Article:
Monday, December 14, 2009

Insurance fraud: Fake hate crimes can disguise arson, a steep rise in suspicious claims, and fake and deceptive health plans

The Coalition Against Insurance Fraud, an industry group, says that two types of insurance scams are on the rise: suspicious claims and fake or deceptive health plans. From the organization's winter newsletter:

"Overall, the monthly average of suspicious claims rose more than 36 percent in the first half of 2009 compared to the same period in 2008, according to the National Insurance Crime Bureau."

The story has a lot of examples, from a simple slip-and-fall claim to a man who falsely claimed that his tongue had been pierced by a needle hidden in a fast-food hamburged.

The health-plan story talks about people desperate for affordable health coverage who get taken in by "health cons" selling what is purported to be be full-benefit health coverage but in reality is far from it. The story -- full disclosure -- quotes one of our own investigators, Ted Bader:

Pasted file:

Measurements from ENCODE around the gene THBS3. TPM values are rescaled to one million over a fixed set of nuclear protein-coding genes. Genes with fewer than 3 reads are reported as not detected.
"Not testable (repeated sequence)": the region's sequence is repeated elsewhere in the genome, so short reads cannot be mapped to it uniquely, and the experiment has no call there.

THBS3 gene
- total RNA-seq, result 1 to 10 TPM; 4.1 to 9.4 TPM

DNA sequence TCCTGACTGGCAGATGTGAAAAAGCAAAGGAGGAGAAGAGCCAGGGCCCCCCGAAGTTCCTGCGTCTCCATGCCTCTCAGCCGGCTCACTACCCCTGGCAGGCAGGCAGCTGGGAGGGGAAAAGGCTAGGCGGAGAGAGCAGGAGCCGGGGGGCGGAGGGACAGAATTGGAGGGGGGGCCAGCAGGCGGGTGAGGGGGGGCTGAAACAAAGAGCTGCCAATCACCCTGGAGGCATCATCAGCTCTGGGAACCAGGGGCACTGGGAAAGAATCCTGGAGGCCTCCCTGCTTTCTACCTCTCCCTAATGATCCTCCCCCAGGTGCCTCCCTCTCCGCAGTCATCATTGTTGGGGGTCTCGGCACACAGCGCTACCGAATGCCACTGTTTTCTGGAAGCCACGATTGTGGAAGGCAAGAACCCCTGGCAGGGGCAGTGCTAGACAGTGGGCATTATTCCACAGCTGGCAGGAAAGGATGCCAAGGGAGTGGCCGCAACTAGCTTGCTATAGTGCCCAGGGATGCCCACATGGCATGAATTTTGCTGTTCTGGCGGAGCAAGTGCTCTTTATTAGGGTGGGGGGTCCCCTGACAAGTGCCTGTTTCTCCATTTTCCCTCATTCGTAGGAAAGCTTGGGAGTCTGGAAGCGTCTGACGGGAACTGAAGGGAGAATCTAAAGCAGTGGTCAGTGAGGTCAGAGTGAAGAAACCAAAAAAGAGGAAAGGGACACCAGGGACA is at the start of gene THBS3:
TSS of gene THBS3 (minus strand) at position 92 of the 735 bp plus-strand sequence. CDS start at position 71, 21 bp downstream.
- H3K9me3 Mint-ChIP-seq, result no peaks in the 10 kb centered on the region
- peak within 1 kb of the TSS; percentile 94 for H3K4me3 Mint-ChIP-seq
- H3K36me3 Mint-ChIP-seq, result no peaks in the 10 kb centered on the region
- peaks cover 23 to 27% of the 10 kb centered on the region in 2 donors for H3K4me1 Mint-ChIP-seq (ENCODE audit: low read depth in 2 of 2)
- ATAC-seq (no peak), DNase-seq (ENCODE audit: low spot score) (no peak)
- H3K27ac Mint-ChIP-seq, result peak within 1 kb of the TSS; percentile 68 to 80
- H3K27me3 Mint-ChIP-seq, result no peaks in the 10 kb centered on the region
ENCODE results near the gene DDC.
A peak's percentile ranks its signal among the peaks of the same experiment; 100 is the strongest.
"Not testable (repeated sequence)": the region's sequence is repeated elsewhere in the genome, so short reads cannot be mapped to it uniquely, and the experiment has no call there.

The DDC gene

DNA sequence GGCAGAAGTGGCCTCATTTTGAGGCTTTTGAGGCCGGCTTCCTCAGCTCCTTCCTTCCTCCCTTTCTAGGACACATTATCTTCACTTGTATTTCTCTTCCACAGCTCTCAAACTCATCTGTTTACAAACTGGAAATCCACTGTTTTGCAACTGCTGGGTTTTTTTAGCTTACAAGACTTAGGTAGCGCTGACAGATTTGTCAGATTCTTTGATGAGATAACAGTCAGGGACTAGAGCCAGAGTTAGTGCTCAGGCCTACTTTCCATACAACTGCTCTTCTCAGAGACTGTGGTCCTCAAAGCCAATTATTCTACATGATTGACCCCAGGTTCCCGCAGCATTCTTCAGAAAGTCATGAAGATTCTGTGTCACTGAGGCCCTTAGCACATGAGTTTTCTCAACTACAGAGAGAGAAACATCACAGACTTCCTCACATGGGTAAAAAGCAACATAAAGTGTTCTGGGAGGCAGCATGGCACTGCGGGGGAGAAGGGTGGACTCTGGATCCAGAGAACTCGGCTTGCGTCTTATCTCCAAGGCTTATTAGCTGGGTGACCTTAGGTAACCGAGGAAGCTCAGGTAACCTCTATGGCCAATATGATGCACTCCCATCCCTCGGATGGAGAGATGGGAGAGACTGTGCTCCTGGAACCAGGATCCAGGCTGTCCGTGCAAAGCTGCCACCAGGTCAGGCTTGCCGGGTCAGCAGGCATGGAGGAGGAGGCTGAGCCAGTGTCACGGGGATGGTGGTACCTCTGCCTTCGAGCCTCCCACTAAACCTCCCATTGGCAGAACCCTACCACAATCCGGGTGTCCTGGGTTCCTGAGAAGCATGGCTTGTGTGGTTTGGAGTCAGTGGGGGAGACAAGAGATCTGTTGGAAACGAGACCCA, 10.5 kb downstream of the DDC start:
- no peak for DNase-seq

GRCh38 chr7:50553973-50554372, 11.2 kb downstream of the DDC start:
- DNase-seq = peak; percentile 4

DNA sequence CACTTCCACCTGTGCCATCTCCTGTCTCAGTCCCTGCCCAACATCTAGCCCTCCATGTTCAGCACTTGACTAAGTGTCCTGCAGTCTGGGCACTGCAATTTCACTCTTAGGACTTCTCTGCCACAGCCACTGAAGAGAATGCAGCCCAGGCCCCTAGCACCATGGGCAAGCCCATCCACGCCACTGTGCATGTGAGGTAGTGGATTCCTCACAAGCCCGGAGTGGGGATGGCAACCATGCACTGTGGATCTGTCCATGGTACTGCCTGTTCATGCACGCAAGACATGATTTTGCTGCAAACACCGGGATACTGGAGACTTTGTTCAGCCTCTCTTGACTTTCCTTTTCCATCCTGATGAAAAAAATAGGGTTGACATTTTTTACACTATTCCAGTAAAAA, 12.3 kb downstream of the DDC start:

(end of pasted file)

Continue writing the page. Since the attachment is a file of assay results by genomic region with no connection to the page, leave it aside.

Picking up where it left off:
"These swindles have spread so fast that regulators in many states have been forced to take immediate action to protect consumers due to the sheer volume of such schemes"

said Bader, saying that the cases under investigation are just the tip of the iceberg.

Insurance news: health reform bill struggles, swine flu coverage Q&A, and a tug-of-war over car stolen 35 years ago...

Health-care reform continues to struggle on Capitol Hill. A sampling:

Bloomberg: Democrats' Health-Care Breakthrough Hinges on Cost, Holdouts
NYT: Health Fight Echoes the Stimulus Battle
The Olympian: Senate Dems Struggle to Get Health Care on Track has an interesting factcheck-type story entitled "The Five Biggest Myths About Health Reform."

Travelling? Worried about swine flu? The Seattle Times answers your questions about what travel insurance covers and doesn't.

And now your reward for reading this far: There's a bit of an insurance tug-of-war over a 44-year-old Volkswagen microbus, recovered in beautifully restored condition. Allstate, the insurer that paid the claim when the car was stolen, reports several hundred inquiries from interested buyers. The company is reportedly trying to decide whether to donate the vehicle to a museum or give it back to the woman from whom it was 1974.